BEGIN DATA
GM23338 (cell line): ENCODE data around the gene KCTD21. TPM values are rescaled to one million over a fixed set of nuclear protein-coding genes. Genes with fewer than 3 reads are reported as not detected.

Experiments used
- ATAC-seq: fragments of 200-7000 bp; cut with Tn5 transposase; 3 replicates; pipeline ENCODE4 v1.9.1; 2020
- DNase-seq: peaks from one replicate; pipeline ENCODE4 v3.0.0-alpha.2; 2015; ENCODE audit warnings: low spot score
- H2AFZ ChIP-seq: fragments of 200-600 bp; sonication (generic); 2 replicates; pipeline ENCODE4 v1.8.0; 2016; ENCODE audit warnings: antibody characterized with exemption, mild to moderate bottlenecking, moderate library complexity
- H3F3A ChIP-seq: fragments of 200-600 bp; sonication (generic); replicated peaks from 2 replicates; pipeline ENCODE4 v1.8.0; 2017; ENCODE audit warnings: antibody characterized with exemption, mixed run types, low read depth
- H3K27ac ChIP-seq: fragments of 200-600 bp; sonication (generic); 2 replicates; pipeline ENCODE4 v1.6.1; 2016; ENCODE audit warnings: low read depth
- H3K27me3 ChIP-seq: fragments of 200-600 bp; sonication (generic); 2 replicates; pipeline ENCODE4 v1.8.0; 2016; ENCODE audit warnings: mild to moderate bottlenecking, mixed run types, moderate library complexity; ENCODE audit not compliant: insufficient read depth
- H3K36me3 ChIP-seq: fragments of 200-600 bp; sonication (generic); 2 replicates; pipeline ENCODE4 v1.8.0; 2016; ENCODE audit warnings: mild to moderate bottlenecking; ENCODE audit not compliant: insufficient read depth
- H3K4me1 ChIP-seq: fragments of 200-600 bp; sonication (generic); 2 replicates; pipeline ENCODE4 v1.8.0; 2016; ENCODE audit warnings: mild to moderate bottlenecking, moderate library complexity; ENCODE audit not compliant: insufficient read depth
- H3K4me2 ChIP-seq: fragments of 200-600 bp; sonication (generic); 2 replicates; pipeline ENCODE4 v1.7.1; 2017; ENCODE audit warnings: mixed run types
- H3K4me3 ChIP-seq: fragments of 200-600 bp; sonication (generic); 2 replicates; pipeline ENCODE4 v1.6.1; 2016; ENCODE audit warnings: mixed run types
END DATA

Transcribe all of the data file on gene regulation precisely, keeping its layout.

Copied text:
GM23338 (cell line): ENCODE data around the gene KCTD21. TPM values are rescaled to one million over a fixed set of nuclear protein-coding genes. Genes with fewer than 3 reads are reported as not detected.

Experiments used
- ATAC-seq: fragments of 200-7000 bp; cut with Tn5 transposase; 3 replicates; pipeline ENCODE4 v1.9.1; 2020
- DNase-seq: peaks from one replicate; pipeline ENCODE4 v3.0.0-alpha.2; 2015; ENCODE audit warnings: low spot score
- H2AFZ ChIP-seq: fragments of 200-600 bp; sonication (generic); 2 replicates; pipeline ENCODE4 v1.8.0; 2016; ENCODE audit warnings: antibody characterized with exemption, mild to moderate bottlenecking, moderate library complexity
- H3F3A ChIP-seq: fragments of 200-600 bp; sonication (generic); replicated peaks from 2 replicates; pipeline ENCODE4 v1.8.0; 2017; ENCODE audit warnings: antibody characterized with exemption, mixed run types, low read depth
- H3K27ac ChIP-seq: fragments of 200-600 bp; sonication (generic); 2 replicates; pipeline ENCODE4 v1.6.1; 2016; ENCODE audit warnings: low read depth
- H3K27me3 ChIP-seq: fragments of 200-600 bp; sonication (generic); 2 replicates; pipeline ENCODE4 v1.8.0; 2016; ENCODE audit warnings: mild to moderate bottlenecking, mixed run types, moderate library complexity; ENCODE audit not compliant: insufficient read depth
- H3K36me3 ChIP-seq: fragments of 200-600 bp; sonication (generic); 2 replicates; pipeline ENCODE4 v1.8.0; 2016; ENCODE audit warnings: mild to moderate bottlenecking; ENCODE audit not compliant: insufficient read depth
- H3K4me1 ChIP-seq: fragments of 200-600 bp; sonication (generic); 2 replicates; pipeline ENCODE4 v1.8.0; 2016; ENCODE audit warnings: mild to moderate bottlenecking, moderate library complexity; ENCODE audit not compliant: insufficient read depth
- H3K4me2 ChIP-seq: fragments of 200-600 bp; sonication (generic); 2 replicates; pipeline ENCODE4 v1.7.1; 2017; ENCODE audit warnings: mixed run types
- H3K4me3 ChIP-seq: fragments of 200-600 bp; sonication (generic); 2 replicates; pipeline ENCODE4 v1.6.1; 2016; ENCODE audit warnings: mixed run types